NEURYPNOLOGY


or
THE RATIONALE OF NERVOUS SLEEP CONSIDERED
IN RELATION WITH ANIMAL MAGNETISM

James Braid

J. Churchill, London

1853

CONTENTS

Preface


PART I.


CHAPTER I.

Introductory remarks - Circumstances which directed to the investigation - A real phenomenon observed - Experiments instituted to prove the cause of it - Opinions and conclusions drawn from them - Reasons for separating Hypnotism from Mesmerism- Hypnotism more generally successful than Animal Magnetism - Mr Herbert Mayo's testimony on this point - Proofs of this referred to - Different modes by which it can be induced - Can only be expected to succeed by complying with the whole conditions required.

CHAPTER II.

Mode of Hypnotizing - Circumstances necessary to be complied with - Peculiar phenomena which follow; excitement first, and afterwards depression of function - Importance of attending to this - How these may be made to alternate with each other - Extraordinaiy influence of a current of air during Hypnotism - Reasons for certain modifications of original modes of operating - Hypnotism proceeds from a law of the animal economy - Arises from the physical and psychical condition of the patient, and not from any emanation or principle proceeding from others - Example for proof - Exhibits no appreciable electric or magnetic change. - Two patients may hypnotize each other by contact. - Phenomena arise spontaneously in course of disease. - Mr Wakley's admission on this point. - Mr H. Mayo's testimony as to the effects of Hypnotism. - Effects of different positions of the eyes - Remarks on articles in Medical Gazette. - Consensual adjustment of eyes.- Effects on size of pupil. - Power of habit and imagination. - Docility of patients, and exalted sensibility, and their effects. - Patient hypnotized whilst operating on another. - Mode of resisting influence

CHAPTER III.

Phenomena of natural sleep, dreaming, and somnambulism contrasted - Causes of common sleep - Of dreaming - Effects of variety and monotony compared - Charges alleged to take place in the Structure of the brain by exertion - Cause of Hypnotism, M'Nish's article on ''Reverie" compared with Mr Braid's theory of Hypnotism - Mode of arousing patients from the state of Hypnotism.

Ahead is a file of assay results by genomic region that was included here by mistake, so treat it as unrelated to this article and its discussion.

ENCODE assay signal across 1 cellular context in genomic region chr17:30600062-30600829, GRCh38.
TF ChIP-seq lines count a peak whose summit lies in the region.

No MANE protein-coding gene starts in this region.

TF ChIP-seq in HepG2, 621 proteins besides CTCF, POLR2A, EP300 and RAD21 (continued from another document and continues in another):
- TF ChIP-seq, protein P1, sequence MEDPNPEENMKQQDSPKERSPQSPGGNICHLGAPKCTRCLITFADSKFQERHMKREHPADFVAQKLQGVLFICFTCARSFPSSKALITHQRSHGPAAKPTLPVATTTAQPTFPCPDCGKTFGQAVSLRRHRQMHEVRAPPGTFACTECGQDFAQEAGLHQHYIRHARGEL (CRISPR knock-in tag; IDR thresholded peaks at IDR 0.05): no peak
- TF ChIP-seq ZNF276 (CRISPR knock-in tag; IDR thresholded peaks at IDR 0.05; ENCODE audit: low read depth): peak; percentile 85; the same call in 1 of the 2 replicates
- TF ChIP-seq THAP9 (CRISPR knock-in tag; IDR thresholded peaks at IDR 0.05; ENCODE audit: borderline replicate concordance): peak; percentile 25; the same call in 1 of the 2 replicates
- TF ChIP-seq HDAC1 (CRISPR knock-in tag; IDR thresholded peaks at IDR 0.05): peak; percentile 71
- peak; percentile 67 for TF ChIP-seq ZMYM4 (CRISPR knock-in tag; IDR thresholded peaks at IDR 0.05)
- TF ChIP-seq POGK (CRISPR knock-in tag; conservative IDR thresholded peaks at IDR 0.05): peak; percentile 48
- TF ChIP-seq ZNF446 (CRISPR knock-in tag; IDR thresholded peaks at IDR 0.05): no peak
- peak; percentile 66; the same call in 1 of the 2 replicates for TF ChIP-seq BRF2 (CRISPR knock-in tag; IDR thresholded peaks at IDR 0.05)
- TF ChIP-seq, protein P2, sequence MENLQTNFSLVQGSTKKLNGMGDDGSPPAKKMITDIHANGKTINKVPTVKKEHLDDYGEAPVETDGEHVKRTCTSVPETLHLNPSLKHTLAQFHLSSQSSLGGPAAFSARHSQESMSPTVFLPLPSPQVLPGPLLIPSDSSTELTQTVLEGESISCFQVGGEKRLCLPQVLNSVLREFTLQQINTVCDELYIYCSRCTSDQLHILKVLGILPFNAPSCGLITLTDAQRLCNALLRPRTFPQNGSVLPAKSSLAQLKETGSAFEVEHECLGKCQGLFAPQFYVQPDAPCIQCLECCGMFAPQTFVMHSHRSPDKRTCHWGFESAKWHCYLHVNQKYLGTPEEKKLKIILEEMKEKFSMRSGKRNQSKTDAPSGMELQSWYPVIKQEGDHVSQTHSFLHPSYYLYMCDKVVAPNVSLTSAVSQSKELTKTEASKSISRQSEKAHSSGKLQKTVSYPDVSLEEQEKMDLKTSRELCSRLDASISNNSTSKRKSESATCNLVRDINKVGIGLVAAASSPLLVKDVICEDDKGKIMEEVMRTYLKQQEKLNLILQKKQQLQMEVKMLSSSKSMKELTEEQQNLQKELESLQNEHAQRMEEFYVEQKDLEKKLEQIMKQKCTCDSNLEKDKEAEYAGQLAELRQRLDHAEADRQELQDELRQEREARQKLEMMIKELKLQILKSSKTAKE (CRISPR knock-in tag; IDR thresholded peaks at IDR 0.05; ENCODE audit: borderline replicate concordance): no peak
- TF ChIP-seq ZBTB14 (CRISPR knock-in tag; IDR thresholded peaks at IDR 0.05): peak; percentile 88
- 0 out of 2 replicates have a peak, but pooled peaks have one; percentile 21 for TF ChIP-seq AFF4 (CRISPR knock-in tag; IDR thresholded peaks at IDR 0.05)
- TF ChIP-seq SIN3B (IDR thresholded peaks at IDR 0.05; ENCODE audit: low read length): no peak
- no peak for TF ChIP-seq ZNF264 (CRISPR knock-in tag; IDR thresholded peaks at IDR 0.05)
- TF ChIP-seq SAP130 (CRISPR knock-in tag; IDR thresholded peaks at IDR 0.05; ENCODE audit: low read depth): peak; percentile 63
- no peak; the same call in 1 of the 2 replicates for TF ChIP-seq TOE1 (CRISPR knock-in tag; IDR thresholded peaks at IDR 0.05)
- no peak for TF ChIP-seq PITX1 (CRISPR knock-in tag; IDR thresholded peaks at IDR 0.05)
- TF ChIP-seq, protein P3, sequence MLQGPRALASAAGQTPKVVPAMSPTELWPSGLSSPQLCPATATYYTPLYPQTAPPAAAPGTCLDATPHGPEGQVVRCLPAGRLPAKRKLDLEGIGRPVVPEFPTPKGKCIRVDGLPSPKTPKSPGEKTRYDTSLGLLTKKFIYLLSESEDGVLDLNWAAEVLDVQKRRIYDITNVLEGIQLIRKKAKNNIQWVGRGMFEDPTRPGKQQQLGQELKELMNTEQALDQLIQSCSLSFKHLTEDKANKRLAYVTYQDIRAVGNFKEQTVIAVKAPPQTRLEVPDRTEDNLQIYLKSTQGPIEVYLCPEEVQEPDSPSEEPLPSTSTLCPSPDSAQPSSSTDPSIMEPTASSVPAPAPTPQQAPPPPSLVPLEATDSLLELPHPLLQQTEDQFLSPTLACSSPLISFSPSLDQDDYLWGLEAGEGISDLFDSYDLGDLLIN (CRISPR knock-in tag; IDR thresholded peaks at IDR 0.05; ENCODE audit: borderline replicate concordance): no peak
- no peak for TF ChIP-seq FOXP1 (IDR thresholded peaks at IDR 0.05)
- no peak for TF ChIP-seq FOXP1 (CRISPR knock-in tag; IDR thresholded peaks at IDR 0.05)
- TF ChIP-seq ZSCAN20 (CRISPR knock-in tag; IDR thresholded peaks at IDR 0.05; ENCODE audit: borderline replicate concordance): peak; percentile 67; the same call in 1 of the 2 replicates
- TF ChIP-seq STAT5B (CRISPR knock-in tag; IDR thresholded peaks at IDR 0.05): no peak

CHAPTER IV.

Phenomena of common sleep - Of Hypnotism - Power of locomotion and accurate balancing of themselves - Tendency to dance on hearing appropriate music - Grace displayed under its influence - Tendency to become cataleptiformly fixed in any position if left quiet - Probability of Hypnotism having been practised amongst the ancients, and the cause of their superior excellence in sculpture, painting, and dancing - Effects analogous to Nitrous Oxide in some - in what it differs front this and intoxication from wine and spirits- Analogous to conium - Effects of monotonous impressions on any of the senses - Opinions of Cullen, M'Nish, Willich - (Counting and repeating generally known) - A writer in Medical Gazette - Power of habit and expectation - All the phenomena consecutive - Note illustrating this - Power of Hypnotism to cure intractable diseases and disorders - Miss Collins case and Miss E. Atkinson's - Extent to which it may be expected to be useful.

CHAPTER V.

Reasons for delivering Public Lectures on Hypnotism - Mode of procuring refreshing sleep, with low pulse and general flaccidity of muscle - Efficacy of this plan.

CHAPTER VI.

Introductory remarks - Relation between mind and matter illustrated to disprove materialism - Armstrong, Colton, Brown, Abercrombie, Stewart, Plato - General conclusion, that mind or life is the cause of organism - Power of conscience - The passions, how excited - Dr Elliotson's opinion as to the efficacy or non-efficacy of volition and sympathy with operator's brain - Modes of dividing the brain - Causes of Phrenology being imperfect - Objections to Phreno-Hypnotism - Mode of connection between the brain and body - First attempts at Phrenologizing during Hypnotism were failures - Succeeded by operating differently - Cases illustrative - A child operates successfully - Details of the case - Other successful cases- Proper time for operating - Case of an officer in 1758 - Inferences as to its curative powers - Opinions of La Roy Sunderland, and Mr Hall - Presumed cause of phenomena called Cross Magnetism - Return stolen property to proper owners and proper place by smell and touch - Power of hearing faint sounds - Additional cases - Opposite faculties can be excited at the same time by acting on the opposite hemispheres - Mode of operating - Concluding remarks on the value of testimony.

CHAPTER VII.

General resumé - Many phenomena admit of physical and chemical proof - Difficulties of comprehending many phenomena - Effects of prejudice in preventing the reception of truth - Critique on debate at Medico-Chirurgical Society on Mr Ward's operation - State of the circulation - Conjectures as to the cause of the cataleptiform condition.

PART II.

Modes of operating - Objects of operations - Cases of sight improved - Hearing - Deaf and dumb - Mr Curtis's remarks - James Shelmerdine's case - Mr Bingham's testimony - S. Taylor - Sense of smell - Touch and resistance - Tic, paralysis of sense and motion, cured - Miss E. Atkinson's case, voice recovered - Rheumatism, ten cases - Irregular muscular action - Headache - Spinal Irritation - Epilepsy - Spinal curvature - Neuralgia, and palpitation of the heart - Surgical operations without pain - Diseases of the skin - Locked jaw - Tonic spasm - Miss Collins - Concluding remarks.

Contents | Preface | Chap 1 | Chap 2 | Chap 3
Chap 4 | Chap 5 | Chap 6 | Chap 7 | Part II


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